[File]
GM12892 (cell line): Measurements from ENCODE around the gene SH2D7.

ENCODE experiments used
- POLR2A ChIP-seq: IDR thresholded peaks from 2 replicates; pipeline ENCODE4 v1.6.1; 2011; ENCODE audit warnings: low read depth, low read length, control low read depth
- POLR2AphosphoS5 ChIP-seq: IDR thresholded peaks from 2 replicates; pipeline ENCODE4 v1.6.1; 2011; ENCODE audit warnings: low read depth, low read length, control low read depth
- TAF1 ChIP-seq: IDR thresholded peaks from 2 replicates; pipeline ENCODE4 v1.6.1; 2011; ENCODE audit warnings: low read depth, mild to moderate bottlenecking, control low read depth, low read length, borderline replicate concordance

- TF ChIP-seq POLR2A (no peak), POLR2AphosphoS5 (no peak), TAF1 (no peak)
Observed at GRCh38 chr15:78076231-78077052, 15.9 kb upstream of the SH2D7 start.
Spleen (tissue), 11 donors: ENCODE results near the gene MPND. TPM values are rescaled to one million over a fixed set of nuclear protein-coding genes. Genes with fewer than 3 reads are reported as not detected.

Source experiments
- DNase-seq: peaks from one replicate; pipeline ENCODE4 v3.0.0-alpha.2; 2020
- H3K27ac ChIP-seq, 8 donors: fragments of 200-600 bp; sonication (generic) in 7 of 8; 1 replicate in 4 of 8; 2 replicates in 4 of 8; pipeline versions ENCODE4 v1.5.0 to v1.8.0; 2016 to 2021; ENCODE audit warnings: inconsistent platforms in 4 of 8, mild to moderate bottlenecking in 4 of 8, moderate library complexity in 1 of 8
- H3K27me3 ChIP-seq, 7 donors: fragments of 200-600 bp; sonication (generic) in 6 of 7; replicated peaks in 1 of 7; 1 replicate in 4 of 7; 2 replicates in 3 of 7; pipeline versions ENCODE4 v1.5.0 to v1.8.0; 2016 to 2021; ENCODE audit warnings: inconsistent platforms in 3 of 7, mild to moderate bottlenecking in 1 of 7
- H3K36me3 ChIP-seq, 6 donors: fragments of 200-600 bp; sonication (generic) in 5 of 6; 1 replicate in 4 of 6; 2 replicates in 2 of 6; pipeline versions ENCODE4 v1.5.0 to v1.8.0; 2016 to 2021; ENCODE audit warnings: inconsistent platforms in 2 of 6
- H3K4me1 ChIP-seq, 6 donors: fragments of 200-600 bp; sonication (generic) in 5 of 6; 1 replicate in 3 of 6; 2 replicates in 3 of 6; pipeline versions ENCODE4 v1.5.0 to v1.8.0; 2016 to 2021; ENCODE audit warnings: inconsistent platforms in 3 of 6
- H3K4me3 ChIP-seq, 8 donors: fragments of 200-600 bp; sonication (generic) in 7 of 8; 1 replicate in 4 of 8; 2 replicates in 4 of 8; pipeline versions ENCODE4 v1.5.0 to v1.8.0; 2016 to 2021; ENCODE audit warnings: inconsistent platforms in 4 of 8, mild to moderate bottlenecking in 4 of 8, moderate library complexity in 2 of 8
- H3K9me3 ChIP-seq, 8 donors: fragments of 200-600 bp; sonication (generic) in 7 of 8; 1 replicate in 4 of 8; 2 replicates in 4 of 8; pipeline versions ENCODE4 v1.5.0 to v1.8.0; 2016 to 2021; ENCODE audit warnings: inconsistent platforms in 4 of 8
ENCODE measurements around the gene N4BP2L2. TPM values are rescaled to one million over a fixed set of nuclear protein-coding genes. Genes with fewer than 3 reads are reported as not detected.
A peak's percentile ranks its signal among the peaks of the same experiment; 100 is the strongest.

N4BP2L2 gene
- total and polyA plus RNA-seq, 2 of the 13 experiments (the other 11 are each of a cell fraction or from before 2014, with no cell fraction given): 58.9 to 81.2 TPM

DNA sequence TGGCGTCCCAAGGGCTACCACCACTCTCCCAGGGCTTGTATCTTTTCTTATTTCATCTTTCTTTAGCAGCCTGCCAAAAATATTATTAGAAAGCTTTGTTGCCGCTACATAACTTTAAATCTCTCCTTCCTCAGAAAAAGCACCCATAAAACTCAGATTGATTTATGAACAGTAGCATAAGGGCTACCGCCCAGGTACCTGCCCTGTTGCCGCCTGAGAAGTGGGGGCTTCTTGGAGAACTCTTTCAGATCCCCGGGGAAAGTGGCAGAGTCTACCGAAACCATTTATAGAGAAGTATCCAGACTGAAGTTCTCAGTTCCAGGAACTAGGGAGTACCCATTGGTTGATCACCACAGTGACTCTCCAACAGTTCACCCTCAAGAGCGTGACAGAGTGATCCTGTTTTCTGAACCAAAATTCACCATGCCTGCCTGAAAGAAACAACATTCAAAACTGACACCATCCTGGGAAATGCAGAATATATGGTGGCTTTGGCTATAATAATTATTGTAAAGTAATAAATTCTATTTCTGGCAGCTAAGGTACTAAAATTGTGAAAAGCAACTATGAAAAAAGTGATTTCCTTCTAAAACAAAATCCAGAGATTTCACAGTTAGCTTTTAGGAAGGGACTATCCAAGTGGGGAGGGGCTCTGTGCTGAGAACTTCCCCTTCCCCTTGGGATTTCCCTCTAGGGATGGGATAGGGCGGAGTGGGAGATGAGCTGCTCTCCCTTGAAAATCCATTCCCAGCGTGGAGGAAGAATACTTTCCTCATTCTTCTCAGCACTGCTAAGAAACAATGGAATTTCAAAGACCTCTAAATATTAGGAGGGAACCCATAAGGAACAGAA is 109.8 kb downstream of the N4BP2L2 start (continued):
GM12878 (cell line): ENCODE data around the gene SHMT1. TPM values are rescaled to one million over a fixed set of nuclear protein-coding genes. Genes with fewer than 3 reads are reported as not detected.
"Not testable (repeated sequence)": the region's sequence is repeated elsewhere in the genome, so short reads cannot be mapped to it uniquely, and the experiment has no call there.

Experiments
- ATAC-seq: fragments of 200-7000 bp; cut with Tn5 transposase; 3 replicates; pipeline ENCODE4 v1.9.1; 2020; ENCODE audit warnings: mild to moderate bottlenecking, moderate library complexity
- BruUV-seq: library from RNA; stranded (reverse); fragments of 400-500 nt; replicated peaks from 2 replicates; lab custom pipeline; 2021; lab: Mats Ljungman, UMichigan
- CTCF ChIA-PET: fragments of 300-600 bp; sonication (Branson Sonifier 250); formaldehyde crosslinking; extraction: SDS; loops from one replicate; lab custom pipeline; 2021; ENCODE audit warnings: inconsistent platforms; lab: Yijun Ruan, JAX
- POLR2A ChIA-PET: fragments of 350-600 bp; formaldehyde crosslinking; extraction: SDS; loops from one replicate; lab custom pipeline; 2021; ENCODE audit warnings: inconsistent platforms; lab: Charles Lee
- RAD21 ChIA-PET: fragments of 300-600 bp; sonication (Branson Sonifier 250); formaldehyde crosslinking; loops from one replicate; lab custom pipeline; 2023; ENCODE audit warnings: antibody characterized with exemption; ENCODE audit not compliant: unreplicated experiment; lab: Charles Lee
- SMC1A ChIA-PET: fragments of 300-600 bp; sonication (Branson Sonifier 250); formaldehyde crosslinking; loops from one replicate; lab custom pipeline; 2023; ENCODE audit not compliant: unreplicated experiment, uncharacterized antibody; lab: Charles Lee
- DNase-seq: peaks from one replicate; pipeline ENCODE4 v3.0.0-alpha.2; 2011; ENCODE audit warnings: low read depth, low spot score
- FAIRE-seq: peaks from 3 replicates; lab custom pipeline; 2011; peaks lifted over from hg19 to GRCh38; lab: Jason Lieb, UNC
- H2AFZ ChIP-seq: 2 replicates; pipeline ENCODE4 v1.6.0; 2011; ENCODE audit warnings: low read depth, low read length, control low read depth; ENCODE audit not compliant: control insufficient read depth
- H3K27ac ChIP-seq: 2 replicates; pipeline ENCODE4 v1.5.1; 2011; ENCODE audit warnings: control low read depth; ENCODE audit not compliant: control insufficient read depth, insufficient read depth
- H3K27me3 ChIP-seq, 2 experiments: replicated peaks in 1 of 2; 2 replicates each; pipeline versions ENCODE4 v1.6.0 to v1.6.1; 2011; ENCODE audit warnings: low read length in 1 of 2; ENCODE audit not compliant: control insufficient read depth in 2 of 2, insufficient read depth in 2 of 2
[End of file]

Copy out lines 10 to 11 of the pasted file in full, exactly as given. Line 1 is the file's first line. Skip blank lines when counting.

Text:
- DNase-seq: peaks from one replicate; pipeline ENCODE4 v3.0.0-alpha.2; 2020
- H3K27ac ChIP-seq, 8 donors: fragments of 200-600 bp; sonication (generic) in 7 of 8; 1 replicate in 4 of 8; 2 replicates in 4 of 8; pipeline versions ENCODE4 v1.5.0 to v1.8.0; 2016 to 2021; ENCODE audit warnings: inconsistent platforms in 4 of 8, mild to moderate bottlenecking in 4 of 8, moderate library complexity in 1 of 8